The statute of limitations for habeas petitions challenging parole suitability hearings is based on § 2244(d)(1)(D): the date on which the factual predicate of the claim or claims could have been discovered through the exercise of due diligence. See Redd v. McGrath, 343 F.3d 1077, 1079 (9th Cir. 2003). "Courts ordinarily deem the factual predicate to have been discovered the day the decision becomes final, i.e., 120 days after the Board finds a petitioner not suitable for parole." Wilson v. Sisto, No. Civ. S-07-0733 MCE EFB P, 2008 WL 4218487, at *2 (E.D. Cal. Sept. 5, 2008) (citing Nelson v. Clark, No. 1:08-cv-00114 OWW SMS HC, 2008 WL 2509509, at *4 (E.D. Cal. June 23, 2009)). See also Stotts v. Sisto, No. CIV. S-08-1178-MCECMK P, 2009 WL 2591029, at *4 (E.D. Cal. Aug. 20, 2009); Van Houton v. Davison, No. CV 07-05256 AG (AN), 2009 WL 811596, at *9 (C.D. Cal. March 26, 2009); Woods v. Salazar, No. CV 07-7197 GW (CW), 2009 WL 2246237, at *5 & n.9 (C.D. Cal. Mar. 23, 2009) (citing cases); Perez v. Sisto, No. Civ. S-07-0544 LKK DAD P, 2007 WL 3046006, at *4 (E.D. Cal. Oct.18, 2007); Cal. Code Regs., tit. 15, § 2041(h) (Board decisions are final 120 days after the hearing); Cal. Penal Code § 3041(b) (same). Contra McGuire v. Mendoza-Powers, No. 1:07-CV-00086 OWW GSA HC, 2008 WL 1704089, at *10 (E.D. Cal. April 10, 2008) (deeming factual predicate to have been discovered on the date of the Board decision). Following the majority of district courts to have considered this issue, and in keeping with respondent's position here, the undersigned concludes that the factual predicate of petitioner's claims was "discovered" when the Board's decision denying petitioner parole became final on July 20, 2006.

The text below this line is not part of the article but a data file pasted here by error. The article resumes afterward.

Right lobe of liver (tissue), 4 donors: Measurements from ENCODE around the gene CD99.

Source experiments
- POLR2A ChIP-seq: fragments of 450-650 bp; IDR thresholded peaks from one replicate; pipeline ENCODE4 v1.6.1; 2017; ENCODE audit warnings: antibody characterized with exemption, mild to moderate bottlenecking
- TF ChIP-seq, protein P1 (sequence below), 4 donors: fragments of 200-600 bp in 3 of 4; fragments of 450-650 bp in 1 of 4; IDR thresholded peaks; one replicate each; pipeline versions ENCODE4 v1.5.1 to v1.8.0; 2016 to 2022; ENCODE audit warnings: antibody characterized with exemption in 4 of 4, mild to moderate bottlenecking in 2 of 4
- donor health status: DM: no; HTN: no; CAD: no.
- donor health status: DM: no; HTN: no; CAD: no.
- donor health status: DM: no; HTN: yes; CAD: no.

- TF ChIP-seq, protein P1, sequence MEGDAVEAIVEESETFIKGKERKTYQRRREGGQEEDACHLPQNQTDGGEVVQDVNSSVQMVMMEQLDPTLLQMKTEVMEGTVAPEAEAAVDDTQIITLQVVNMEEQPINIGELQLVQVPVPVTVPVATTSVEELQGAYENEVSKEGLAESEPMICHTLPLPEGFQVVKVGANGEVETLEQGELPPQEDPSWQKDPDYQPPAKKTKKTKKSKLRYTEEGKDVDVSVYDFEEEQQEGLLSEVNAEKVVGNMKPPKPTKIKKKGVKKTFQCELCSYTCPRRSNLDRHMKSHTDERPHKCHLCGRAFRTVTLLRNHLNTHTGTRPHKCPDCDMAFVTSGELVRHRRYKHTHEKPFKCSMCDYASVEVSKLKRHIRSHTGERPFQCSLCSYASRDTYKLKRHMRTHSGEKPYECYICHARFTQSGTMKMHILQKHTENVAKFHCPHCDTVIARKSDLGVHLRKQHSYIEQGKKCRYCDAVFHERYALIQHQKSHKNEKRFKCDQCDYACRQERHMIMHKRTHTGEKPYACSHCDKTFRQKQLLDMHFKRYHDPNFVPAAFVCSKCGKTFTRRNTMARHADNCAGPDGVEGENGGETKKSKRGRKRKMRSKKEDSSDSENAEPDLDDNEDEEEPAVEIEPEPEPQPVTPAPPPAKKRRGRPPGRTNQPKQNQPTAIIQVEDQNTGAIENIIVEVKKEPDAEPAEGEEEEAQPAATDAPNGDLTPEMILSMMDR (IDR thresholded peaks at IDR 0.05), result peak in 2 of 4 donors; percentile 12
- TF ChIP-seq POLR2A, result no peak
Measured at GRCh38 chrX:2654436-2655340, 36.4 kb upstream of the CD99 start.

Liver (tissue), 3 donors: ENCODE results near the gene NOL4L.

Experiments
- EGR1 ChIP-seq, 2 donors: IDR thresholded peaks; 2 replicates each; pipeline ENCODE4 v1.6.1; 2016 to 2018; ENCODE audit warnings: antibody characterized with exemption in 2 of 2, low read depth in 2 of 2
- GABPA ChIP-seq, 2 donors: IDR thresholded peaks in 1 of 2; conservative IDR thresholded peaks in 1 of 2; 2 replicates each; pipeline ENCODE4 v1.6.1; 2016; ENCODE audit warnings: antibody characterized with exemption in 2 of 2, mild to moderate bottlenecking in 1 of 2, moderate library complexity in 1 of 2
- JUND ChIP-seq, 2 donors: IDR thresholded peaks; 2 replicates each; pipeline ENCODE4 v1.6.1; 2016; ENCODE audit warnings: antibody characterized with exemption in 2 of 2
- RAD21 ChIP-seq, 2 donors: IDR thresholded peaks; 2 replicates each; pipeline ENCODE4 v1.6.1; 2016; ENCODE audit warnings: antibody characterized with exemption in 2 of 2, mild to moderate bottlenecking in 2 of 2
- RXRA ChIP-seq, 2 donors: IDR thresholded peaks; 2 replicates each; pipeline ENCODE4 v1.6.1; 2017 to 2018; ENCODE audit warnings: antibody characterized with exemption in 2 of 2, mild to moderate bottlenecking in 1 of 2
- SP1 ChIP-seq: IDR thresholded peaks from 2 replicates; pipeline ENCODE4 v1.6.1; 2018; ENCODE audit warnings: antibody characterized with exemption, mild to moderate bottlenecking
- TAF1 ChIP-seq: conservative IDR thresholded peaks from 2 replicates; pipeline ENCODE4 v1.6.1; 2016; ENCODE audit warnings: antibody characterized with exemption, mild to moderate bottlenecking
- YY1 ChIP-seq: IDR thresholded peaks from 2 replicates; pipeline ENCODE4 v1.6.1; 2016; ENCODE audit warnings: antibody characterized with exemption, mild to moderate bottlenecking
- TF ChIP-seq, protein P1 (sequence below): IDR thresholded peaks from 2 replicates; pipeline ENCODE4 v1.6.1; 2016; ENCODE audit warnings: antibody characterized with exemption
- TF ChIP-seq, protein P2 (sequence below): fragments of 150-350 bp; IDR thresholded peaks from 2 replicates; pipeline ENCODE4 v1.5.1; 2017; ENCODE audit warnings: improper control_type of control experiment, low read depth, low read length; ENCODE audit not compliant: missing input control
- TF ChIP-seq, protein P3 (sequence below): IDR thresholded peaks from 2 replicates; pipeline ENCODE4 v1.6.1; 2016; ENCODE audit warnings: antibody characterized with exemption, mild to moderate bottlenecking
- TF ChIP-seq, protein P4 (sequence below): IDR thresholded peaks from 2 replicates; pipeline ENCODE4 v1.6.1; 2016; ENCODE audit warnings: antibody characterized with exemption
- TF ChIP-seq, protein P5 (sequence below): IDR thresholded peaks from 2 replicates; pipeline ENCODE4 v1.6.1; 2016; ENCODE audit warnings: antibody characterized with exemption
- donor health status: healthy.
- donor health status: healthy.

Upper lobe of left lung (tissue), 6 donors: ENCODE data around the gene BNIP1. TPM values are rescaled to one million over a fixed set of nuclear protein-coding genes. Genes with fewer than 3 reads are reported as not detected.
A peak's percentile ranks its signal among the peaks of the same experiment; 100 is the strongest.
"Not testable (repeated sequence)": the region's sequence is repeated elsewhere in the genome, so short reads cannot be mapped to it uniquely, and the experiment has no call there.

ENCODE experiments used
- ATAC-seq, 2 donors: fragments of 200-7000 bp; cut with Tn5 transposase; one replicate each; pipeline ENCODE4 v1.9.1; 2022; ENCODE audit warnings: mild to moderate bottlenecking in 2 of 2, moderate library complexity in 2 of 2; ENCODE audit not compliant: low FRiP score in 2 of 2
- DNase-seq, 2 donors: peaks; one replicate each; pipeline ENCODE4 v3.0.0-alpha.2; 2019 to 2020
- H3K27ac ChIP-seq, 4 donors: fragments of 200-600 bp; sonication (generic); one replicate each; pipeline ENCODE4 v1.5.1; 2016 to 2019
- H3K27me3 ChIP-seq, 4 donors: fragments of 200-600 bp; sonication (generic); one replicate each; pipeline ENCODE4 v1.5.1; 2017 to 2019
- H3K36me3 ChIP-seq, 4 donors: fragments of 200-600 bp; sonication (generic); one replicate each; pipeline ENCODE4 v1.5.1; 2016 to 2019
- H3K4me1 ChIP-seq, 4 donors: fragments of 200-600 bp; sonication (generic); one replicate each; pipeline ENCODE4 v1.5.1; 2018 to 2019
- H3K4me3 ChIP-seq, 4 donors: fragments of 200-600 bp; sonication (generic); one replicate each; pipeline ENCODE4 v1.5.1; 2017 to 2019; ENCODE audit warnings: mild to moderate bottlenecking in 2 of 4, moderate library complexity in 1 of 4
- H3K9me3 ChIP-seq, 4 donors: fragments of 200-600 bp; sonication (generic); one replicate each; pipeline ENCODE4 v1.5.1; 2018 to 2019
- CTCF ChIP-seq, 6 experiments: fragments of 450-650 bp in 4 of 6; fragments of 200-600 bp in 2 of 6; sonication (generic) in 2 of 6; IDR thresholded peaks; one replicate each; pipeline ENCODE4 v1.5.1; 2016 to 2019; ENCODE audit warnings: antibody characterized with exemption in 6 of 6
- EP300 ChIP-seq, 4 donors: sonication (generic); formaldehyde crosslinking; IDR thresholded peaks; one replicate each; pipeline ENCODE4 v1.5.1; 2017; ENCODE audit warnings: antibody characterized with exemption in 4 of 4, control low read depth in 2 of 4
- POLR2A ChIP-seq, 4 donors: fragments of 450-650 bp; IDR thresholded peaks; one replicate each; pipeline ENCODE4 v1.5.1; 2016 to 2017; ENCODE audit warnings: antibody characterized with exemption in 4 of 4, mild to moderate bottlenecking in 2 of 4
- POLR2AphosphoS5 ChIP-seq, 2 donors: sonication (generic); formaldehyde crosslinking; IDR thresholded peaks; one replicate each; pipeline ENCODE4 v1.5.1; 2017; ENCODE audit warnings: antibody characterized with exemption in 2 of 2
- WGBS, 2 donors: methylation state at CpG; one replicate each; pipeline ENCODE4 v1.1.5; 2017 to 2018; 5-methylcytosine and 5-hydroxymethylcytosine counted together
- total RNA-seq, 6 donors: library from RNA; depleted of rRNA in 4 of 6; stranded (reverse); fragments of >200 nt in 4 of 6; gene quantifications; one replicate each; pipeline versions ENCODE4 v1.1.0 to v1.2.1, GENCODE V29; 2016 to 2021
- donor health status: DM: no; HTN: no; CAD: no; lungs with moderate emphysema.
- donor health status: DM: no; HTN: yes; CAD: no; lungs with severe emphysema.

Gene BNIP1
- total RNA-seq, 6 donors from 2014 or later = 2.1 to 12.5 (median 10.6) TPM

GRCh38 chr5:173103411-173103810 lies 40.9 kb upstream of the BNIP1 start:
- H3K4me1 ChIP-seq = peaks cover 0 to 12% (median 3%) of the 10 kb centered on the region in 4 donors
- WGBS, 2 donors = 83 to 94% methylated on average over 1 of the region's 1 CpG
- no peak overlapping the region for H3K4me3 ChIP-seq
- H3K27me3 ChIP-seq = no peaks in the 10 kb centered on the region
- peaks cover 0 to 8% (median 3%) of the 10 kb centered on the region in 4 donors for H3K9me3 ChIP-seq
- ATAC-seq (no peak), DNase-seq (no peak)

The AEDPA statute of limitations is tolled during the time a properly filed application for post-conviction relief is pending in state court. 28 U.S.C. § 2244(d)(2). A state court application for post-conviction relief is "pending" during the entire time the petitioner is attempting, through proper use of state court procedures, to present his claims. See Nino v. Galaza, 183 F.3d 1003, 1006 (9th Cir. 1999). A petition is not "pending" during an unreasonable delay between state court applications. Carey v. Saffold, 536 U.S. 214, 225 (2002).